Retirement outlook improving but still out of reach for many seniors, survey says

Credit: MGN Online

Retirement outlook improving but still out of reach for many seniors, survey says

February 28, 2014 Updated Feb 28, 2014 at 12:59 PM EDT

(CareerBuilder news release) The Great Recession caused many workers to delay retirement plans or forego them completely, but an annual CareerBuilder survey shows a slightly more optimistic picture for full-time workers nearing the end of their careers.

According to a CareerBuilder news release:

A majority (58 percent) of workers age 60 or older say they are currently putting off retirement; however, this is down from 61 percent in 2013 and a peak of 66 percent in 2010.

The nationwide survey – conducted by Harris Poll on behalf of CareerBuilder from November 6 to December 2, 2013 among a representative sample of 433 full-time workers (age 60+) and 2,201 hiring and human resources managers – found that 10 percent of workers in this age group feel they’ll never be able to retire, relatively unchanged from 2013 (11 percent). Half (50 percent) say they’ll be able to retire within four years – a slight improvement from 47 percent last year.

“While achieving a secure retirement is still a challenge for many in the workforce, the survey points to some positive trends,” said Brent Rasmussen, president of CareerBuilder North America. “As retirement funds rebound and the economy improves, fewer workers are delaying retirement than at the height of the recession. Additionally, more workers expect to be able to retire without having to pick up a part time job to supplement their incomes, and even if they are looking for work, more employers are actively recruiting within this age group than in past years.”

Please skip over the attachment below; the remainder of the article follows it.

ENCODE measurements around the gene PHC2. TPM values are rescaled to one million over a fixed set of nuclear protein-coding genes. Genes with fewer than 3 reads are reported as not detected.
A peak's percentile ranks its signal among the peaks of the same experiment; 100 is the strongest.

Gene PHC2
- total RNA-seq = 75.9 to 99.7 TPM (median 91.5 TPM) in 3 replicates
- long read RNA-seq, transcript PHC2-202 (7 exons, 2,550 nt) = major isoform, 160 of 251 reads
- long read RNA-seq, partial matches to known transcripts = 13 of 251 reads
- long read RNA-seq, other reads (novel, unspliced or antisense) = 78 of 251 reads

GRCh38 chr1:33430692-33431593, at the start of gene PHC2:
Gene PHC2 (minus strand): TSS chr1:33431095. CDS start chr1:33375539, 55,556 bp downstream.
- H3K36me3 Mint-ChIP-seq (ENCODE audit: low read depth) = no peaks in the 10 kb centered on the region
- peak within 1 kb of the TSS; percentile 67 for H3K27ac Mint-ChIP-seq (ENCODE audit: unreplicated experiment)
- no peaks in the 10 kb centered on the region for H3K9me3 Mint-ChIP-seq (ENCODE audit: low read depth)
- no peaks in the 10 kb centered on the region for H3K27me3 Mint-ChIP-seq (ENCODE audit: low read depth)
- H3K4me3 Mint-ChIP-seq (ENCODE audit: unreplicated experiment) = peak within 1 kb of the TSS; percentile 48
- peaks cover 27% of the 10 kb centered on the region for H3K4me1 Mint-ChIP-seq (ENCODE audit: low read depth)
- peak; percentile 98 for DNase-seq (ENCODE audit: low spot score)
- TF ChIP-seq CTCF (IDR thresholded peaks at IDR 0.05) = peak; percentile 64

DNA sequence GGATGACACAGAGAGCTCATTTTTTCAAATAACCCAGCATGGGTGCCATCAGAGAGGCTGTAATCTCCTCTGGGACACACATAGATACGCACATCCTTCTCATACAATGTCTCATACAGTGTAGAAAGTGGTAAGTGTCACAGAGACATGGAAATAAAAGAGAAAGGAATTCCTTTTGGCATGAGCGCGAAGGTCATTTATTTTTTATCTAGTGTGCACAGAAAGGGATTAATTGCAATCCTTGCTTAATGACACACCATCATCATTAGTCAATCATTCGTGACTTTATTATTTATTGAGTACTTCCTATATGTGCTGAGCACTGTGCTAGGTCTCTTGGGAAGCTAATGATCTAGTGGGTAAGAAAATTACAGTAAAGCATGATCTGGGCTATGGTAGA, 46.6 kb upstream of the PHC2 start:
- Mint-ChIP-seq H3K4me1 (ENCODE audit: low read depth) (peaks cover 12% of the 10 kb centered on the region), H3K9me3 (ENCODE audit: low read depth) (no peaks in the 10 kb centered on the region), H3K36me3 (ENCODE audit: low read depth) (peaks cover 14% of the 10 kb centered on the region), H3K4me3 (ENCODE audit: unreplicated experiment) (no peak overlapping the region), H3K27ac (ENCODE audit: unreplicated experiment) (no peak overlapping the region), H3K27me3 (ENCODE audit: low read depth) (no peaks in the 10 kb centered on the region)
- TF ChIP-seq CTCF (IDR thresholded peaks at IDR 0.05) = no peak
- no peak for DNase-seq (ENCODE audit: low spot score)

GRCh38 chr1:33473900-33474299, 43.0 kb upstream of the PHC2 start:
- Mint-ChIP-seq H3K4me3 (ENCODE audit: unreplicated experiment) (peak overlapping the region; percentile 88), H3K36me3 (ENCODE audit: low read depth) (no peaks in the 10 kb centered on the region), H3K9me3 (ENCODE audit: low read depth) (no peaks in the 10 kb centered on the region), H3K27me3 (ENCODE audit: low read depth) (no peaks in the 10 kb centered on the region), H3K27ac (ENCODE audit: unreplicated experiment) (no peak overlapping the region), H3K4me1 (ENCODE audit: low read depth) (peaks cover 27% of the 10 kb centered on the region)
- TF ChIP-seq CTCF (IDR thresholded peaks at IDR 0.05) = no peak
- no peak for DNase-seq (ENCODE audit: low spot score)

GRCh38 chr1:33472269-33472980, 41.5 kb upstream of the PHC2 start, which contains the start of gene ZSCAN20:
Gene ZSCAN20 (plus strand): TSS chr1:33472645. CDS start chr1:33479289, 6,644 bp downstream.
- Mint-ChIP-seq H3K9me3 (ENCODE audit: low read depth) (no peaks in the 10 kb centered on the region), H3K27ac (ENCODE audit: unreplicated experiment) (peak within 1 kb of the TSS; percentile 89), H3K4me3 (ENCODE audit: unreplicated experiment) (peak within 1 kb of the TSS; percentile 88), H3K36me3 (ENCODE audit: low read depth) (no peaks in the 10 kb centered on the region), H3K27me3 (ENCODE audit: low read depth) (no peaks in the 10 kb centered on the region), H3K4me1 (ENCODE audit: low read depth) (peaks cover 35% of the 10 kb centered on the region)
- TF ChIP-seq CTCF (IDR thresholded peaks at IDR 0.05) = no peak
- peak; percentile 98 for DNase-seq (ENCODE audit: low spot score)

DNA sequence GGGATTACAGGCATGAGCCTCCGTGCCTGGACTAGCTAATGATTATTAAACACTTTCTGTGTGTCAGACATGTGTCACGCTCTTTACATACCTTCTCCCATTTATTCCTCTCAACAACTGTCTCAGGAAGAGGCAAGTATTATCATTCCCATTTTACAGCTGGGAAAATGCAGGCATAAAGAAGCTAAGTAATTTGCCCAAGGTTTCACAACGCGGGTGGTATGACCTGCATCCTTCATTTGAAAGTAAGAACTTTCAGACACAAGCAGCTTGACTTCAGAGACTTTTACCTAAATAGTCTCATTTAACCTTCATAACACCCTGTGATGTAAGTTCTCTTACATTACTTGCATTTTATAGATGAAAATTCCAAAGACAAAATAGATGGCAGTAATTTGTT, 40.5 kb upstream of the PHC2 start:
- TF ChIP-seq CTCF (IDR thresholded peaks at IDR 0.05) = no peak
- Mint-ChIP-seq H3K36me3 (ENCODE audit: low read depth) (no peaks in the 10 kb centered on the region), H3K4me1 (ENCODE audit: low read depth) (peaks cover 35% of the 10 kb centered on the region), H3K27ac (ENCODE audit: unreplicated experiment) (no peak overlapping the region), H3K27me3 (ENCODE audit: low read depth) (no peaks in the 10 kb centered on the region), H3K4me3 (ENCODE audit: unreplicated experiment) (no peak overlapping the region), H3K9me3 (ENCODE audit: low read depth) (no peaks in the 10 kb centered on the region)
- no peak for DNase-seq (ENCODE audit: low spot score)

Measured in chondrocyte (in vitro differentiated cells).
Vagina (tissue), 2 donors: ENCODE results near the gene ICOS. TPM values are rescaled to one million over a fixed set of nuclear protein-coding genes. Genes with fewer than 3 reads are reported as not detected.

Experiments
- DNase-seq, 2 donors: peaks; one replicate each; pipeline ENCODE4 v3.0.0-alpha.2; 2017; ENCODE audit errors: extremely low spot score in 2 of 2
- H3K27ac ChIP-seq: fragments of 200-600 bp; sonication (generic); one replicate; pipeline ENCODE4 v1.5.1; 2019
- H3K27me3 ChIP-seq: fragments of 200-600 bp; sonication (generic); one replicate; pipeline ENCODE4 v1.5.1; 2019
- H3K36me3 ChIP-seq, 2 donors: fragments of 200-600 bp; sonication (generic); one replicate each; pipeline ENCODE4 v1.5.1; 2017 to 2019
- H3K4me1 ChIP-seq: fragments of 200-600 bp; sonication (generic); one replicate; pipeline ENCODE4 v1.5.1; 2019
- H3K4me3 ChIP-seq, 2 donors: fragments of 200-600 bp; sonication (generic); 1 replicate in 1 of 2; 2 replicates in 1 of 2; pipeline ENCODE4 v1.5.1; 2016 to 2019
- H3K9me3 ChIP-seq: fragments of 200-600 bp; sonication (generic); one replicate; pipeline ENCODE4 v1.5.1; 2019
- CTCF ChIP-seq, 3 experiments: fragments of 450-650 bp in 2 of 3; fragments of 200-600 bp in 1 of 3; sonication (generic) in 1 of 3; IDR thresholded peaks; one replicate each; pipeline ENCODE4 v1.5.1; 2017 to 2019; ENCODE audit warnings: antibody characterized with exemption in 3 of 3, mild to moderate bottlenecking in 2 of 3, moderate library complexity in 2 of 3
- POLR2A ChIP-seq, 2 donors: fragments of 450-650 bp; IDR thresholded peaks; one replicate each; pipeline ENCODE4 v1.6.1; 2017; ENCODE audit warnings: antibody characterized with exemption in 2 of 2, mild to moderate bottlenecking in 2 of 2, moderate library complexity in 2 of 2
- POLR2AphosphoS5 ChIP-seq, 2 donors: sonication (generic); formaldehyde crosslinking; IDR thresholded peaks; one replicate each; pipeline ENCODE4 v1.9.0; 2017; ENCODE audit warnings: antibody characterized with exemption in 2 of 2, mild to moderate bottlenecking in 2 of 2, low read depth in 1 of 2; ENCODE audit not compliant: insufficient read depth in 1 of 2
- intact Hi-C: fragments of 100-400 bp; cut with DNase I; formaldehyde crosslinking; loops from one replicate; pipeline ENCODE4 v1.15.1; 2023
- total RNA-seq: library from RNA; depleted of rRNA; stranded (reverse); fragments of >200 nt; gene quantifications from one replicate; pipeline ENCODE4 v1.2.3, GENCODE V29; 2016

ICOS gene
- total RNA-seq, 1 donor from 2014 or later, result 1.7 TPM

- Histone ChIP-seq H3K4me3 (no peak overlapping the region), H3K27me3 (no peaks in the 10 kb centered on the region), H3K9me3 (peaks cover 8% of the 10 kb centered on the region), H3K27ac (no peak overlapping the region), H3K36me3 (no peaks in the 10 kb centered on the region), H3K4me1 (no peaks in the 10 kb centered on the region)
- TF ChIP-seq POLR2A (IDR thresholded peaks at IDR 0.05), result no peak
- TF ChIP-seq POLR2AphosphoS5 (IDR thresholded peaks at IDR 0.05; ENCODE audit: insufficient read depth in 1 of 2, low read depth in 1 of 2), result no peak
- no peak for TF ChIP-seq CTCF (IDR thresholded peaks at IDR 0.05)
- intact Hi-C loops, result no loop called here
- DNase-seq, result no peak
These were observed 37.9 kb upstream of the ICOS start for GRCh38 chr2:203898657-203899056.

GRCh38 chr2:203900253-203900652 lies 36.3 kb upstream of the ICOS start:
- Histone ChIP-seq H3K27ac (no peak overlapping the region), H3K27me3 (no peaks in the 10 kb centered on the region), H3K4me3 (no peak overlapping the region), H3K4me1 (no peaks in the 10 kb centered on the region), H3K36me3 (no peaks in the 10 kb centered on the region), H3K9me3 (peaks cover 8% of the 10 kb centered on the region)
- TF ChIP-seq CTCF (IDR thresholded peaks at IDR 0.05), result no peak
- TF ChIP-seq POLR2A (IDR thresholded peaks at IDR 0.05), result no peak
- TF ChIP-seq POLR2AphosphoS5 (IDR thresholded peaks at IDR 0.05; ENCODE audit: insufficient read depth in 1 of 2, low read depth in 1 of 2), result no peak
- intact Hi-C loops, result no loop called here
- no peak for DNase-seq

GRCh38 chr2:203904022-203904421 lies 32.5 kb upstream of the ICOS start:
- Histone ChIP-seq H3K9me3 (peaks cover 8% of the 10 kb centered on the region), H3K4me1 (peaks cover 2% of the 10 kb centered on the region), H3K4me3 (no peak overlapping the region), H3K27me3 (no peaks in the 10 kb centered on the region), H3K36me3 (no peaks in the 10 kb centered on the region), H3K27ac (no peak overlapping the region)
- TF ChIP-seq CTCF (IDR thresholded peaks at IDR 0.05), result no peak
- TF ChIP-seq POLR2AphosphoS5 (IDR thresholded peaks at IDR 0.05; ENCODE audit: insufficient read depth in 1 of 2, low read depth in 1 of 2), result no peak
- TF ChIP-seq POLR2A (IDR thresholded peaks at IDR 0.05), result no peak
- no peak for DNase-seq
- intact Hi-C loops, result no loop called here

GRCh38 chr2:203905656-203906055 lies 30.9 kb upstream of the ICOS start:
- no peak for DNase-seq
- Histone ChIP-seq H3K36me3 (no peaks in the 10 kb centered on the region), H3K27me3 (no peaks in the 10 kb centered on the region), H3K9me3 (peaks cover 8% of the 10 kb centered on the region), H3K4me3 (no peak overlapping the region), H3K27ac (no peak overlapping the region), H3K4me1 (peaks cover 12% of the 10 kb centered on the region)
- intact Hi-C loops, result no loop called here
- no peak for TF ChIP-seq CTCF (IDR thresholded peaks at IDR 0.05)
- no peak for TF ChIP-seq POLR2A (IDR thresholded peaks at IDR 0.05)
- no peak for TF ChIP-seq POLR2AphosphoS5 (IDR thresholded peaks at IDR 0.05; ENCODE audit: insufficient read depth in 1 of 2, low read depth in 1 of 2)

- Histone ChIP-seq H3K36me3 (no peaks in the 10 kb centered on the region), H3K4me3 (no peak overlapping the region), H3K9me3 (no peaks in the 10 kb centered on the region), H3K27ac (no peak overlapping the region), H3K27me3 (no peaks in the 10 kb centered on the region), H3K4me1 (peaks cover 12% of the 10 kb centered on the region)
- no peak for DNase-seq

Plans to work post retirement

Fewer workers are planning to take on full or part-time work after they retire from their current job. Forty-five percent said they’ll look for work post-retirement—a significant 15 point drop from 2013 (60 percent). This could be a sign mature workers are gaining more confidence in their finances as retirement nears or that better access to health insurance is lessening the need to work before reaching Medicare eligibility.

Among those who do plan on working post-retirement, consulting, retail and customer service work are the most popular disciplines.

Retirement gender gap

Those delaying retirement differs greatly by gender. Women (71 percent) are far more likely to delay retirement than men (49 percent). Eighteen percent of women (age 60+) don’t think they will ever be able to retire, compared to 7 percent of men.

Why are workers delaying retirement?

Economic factors are the most significant roadblocks to retirement, but working late into one’s life is often a voluntary choice, the survey found. The following are the top reasons workers delay retirement:

• I can’t afford to retire financially: 79 percent
• I need the health insurance/benefits: 61 percent
• I enjoy my job: 49 percent
• I enjoy where I work: 46 percent
• I fear retirement may be boring: 27 percent

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